Digital Marketing Leads the Next Generation of Talent Acquisition

Recently, I was talking with Charles, CEO of a small but rapidly growing company, about his success with talent acquisition. A fellow CEO had recently asked, “How can I always have the talent I need, when I need it, just like you?” Charles replied, “It’s easy — just go back and start recruiting two years ago.”

Charles makes a habit of keeping up with good people he meets who may not be a fit for his company now, but might be later. He also keeps up with all the “runners-up” — the candidates who came in second for an opening.

Building a relationship with candidates is going to be even more important in the coming years as the demand for talented people increases. I hear all the recruiters out there saying “But I’m working on 50 reqs currently and don’t have time to do this.” Charles’ method is excellent, it’s just not scalable.

For the past decade, my clients have primarily been early stage technology companies providing Software as a Service solutions for businesses. Most of these companies have limited financial resources and huge goals. Sound familiar? My clients face challenges similar to some we face as recruiters– and succeed. The way these SaaS companies use digital marketing to acquire customers can show us better ways to acquire candidates.

My clients cannot waste time or money on prospects who are not a fit for their product or service. Therefore, they must quickly identify their target market and how they can appeal to that market. Look at this pyramid graphic from Evolve Creative Group:

A “scalable, repeatable process” is the mantra of all my clients. They quickly develop a pipeline of viable prospects and continue to grow the size of that pipeline. Note: If you are recruiting for a new position each time, this method is not for you. However, if you regularly have needs for similar positions, following this example will help you develop a talent pipeline.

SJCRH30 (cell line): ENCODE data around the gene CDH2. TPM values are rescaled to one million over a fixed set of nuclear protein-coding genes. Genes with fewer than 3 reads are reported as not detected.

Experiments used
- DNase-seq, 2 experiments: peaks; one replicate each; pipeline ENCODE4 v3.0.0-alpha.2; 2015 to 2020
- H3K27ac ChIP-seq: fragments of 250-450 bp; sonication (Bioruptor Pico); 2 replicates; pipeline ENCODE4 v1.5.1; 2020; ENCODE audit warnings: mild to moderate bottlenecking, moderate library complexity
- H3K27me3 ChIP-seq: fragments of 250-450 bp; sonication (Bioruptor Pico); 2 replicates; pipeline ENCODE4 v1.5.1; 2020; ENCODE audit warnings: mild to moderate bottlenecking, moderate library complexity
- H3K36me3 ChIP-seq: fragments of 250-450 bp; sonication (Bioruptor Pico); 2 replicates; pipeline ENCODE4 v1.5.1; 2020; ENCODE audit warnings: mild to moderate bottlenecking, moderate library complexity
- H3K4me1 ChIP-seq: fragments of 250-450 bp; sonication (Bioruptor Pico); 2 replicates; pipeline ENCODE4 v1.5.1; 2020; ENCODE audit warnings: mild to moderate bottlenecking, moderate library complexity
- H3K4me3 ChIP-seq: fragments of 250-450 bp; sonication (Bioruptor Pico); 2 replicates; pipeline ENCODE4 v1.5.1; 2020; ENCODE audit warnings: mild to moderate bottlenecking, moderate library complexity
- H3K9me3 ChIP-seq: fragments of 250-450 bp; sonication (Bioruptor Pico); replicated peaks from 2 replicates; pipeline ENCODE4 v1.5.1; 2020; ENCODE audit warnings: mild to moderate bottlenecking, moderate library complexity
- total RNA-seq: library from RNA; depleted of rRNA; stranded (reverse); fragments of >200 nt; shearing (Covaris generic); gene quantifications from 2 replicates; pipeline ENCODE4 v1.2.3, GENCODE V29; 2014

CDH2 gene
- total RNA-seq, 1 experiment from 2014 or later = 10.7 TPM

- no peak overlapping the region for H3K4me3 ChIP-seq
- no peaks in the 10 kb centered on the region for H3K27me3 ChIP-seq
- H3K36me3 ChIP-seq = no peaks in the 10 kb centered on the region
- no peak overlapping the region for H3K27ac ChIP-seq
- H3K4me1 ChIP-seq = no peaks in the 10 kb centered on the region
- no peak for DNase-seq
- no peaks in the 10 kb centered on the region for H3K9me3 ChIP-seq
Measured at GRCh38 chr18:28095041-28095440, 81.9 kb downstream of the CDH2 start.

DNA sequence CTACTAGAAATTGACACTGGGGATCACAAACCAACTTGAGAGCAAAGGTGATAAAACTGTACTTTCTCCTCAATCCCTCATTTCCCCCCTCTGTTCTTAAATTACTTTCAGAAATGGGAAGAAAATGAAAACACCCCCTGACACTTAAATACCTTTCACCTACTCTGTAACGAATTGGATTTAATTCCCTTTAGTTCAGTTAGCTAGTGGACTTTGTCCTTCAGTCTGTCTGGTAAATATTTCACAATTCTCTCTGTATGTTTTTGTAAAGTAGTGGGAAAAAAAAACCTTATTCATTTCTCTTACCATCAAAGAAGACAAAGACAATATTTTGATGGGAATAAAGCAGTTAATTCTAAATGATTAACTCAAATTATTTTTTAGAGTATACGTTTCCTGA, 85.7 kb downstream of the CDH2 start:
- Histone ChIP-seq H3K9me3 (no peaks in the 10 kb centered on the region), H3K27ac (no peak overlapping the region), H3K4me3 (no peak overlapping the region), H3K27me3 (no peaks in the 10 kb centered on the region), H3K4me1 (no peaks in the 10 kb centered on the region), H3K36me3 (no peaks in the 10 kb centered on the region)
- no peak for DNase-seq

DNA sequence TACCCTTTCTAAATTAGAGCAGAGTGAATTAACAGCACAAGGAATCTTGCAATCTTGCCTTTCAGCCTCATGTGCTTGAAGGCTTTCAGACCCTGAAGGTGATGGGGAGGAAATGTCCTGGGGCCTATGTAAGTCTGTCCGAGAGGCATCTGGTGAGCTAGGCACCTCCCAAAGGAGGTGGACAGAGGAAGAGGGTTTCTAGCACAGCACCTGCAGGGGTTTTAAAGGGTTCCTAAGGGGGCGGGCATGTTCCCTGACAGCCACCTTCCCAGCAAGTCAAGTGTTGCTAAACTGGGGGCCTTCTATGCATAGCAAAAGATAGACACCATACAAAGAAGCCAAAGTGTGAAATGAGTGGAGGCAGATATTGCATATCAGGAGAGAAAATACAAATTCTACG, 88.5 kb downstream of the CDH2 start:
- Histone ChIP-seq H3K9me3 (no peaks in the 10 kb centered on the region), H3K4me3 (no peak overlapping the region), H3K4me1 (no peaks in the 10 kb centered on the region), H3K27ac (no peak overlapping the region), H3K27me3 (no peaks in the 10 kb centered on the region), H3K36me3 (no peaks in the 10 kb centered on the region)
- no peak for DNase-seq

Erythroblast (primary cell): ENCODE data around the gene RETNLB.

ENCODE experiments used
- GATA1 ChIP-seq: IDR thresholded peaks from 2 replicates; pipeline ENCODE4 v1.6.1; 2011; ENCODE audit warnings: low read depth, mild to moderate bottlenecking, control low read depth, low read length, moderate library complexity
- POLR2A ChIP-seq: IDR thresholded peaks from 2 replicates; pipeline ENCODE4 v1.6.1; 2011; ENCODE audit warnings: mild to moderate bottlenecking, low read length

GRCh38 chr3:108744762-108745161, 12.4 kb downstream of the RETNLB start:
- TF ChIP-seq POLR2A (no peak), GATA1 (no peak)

Determining Your Target Market

I’ve had the privilege of working with one of the best sourcers in the business for many years. Give her any assignment — no matter how difficult — and she would quickly come back with names. How did she do it? The same way that you will define your target market: analyze the position to determine the skills required, where those skills are in use, where people who have those skills “hang out,” and then network within those groups. Each position may have a different target market and approach. Your criteria for each opening will be the start of finding your target market. You can interview your current employees to discover what they like, what they read, what events they attend, etc.

Look again at the graphic and substitute “candidate” for “prospect” and “employee” for “customer,” and you have a good idea of the stages involved in building a pipeline of passive candidates.

The graphic at the top (attract, engage, nurture, invite, convert) shows the general accepted standard of stages in the sales process for SaaS companies.

Now, let’s apply this to talent acquisition. In the spirit of “crawl before you walk, and walk before you run,” the following is intended as a guide to getting started.

Attract — Becoming a Thought Leader

To get your target candidate pool into Stage 1, your company needs to position itself as a thought leader in your industry, or in the technology you use, or in the market you serve, or some other way. This can be done by having people in your organization publish articles, speak at events, host webinars or Meetups, or other public events. As people sign up for newsletters, attend your events, or download articles, capture their basic contact information and interests.